Canada has been facing a shortage of skilled worker for a long time now and the pandemic has merely complicated matters further. The smartest and easiest way to solve this problem is to hire a foreign worker for your Canadian business.
Expanding the pool of potential employees to include foreign workers can offer significant advantages and benefits for your business.
- You need not compromise on skills, qualifications, or experience and can focus on finding the right and best candidate for the position.
- A foreign worker will bring in new ideas and work practices and will boost productivity as well as cultural diversity in your business.
- Your business can access a wider pool of potential customers since a foreign worker symbolizes a mature and forward-thinking business.
While there are many benefits of hiring a foreign worker, it’s important to keep in mind that all procedures and regulations must be followed to the last letter to avoid complications and issues. Here are four minor mistakes that can result in non compliance and spell trouble for you and your business.
Variations in Job Offer Letter
To hire a foreign worker, you need to register with the Job Portal and submit details of the job offer including info about business information, foreign worker, job details, and wages.
Further, the candidate too will have to be issued a job offer letter to enable him or her to apply for a work permit. There should be no variations in the terms and conditions of the job offer letter submitted in the Job Portal and the one issued to the candidate.
Even a minor variation can result in rejection of the application and can even raise doubts on your eligibility to hire a foreign worker.
The rules specifically state that employer must retain all records relating to LMIA application, the conditions related to LMIA approval, and conditions set out in the Immigration and Refugee Protection Regulations for a period of six years from the date of issue of the work permit.
This means even misplacing a document or accidentally destroying a document before this period can result in significant complications in event of an inspection or audit.
Violating The Conditions of LMIA Approval
Canada immigration rules make it very clear that employers cannot replace Canadian workers with low-cost foreign workers.
The rules impose a limit on the number of low-wage LMIA approvals an employer can receive. In case of high-wage LMIA positions, approvals are issued subject to the condition that the employer will either train native Canadian citizens or permanent residents for the position or help the foreign worker become a permanent resident.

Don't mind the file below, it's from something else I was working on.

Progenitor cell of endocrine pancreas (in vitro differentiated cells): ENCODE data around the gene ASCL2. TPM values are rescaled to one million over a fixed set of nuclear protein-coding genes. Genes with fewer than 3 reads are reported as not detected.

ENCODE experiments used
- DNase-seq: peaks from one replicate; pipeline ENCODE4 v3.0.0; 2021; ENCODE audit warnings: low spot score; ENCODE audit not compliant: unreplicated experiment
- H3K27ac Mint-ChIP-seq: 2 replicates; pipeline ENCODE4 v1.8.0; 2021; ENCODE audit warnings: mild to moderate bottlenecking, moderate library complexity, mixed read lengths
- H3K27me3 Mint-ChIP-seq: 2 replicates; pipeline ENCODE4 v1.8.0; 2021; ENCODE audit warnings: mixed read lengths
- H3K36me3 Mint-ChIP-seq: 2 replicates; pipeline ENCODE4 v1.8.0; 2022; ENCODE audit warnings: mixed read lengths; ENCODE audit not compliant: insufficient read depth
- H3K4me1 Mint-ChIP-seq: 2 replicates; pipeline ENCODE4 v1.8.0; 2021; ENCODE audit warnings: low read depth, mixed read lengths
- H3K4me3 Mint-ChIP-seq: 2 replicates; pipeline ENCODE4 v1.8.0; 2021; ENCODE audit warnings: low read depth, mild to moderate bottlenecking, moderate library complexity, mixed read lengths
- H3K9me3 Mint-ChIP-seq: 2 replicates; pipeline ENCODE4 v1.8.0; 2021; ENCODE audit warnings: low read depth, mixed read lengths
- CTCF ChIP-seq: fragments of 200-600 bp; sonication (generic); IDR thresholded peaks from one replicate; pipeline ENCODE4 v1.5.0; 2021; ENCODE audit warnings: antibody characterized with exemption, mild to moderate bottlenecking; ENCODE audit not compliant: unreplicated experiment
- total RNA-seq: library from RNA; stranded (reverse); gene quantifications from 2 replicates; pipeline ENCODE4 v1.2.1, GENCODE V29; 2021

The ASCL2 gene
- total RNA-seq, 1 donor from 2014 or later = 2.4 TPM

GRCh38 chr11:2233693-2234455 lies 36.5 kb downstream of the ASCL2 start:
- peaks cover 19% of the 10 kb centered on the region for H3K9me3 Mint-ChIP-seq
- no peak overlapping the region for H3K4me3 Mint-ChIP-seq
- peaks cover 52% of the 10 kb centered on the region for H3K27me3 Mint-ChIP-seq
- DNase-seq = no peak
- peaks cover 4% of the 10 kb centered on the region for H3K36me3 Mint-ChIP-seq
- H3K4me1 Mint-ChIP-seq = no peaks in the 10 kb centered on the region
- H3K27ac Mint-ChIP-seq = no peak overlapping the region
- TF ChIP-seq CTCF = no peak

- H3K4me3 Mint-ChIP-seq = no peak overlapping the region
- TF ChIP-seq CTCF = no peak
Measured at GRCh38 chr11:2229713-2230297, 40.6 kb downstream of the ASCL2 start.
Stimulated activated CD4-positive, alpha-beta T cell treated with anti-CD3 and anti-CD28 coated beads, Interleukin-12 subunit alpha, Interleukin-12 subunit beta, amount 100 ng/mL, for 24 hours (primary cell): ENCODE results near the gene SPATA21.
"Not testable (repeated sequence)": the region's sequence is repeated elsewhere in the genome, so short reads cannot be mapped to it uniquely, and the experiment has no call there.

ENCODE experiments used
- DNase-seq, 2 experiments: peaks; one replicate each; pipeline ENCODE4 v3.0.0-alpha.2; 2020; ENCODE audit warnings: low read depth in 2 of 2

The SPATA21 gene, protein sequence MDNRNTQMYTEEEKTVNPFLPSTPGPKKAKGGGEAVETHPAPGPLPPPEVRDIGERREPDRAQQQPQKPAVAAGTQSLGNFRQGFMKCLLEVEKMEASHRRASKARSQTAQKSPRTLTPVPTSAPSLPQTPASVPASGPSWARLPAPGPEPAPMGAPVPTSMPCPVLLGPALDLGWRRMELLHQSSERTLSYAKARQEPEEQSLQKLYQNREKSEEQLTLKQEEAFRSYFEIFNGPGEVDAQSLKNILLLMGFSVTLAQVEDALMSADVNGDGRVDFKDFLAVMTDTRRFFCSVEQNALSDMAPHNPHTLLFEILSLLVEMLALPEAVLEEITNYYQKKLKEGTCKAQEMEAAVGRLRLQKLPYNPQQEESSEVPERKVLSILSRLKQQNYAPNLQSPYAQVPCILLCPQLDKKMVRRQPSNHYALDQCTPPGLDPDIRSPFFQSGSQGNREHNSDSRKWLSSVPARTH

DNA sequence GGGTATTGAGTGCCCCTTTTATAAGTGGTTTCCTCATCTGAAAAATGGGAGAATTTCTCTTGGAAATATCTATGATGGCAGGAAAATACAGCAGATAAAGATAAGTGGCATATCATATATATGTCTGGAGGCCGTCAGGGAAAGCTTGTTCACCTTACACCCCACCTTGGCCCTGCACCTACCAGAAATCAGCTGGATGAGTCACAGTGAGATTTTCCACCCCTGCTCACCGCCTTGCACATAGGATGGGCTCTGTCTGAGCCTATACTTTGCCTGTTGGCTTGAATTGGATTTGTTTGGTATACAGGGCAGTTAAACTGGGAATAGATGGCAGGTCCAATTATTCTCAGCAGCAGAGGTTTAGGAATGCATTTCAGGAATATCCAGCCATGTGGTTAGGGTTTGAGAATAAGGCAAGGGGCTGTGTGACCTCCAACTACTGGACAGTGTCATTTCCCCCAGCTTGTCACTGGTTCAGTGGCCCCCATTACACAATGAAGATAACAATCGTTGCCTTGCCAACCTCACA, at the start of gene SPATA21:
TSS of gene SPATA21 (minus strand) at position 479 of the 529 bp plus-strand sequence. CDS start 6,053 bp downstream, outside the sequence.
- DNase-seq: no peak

The employer must prepare a detailed transition plan along with the LMIA application and will be held accountable if the plan is not executed.
This means simply making a commitment to facilitate transfer of skills without doing anything about it can invite penal action. Apart from fines and penalties, you may even end up being blacklisted from applying for LMIA approvals and from hiring foreign workers.
Transferring Worker to a Different Business
Immigration rules are very specific and precise, which means any change in the terms and conditions of the foreign worker must be made with careful planning and preparation.
Simply transferring the employee to a different business owned by the same employer may result in violation of the Immigration and Refugee Protection Regulations.
Such variations should be done only after careful assessment of the procedural formalities involved. It does not matter whether these changes were beneficial for employees or whether the foreign worker was in agreement with your decision.
What matters is whether the rigid rules related to hiring a foreign worker were complied or not. This is why it makes sense to work with an experienced immigration attorney as soon as you decide to hire a foreign worker.
With a business to run, you cannot be expected to analyze each and every decision from the viewpoint of immigration rules. Working with a professional with thorough understanding of the rules is the obvious solution.
Penalties for violation of rules include fines of up to CAN$100,000 along with revocation of past LMIA approvals that may have been issued. This means even a seemingly minor infraction can lead to significant business consequences.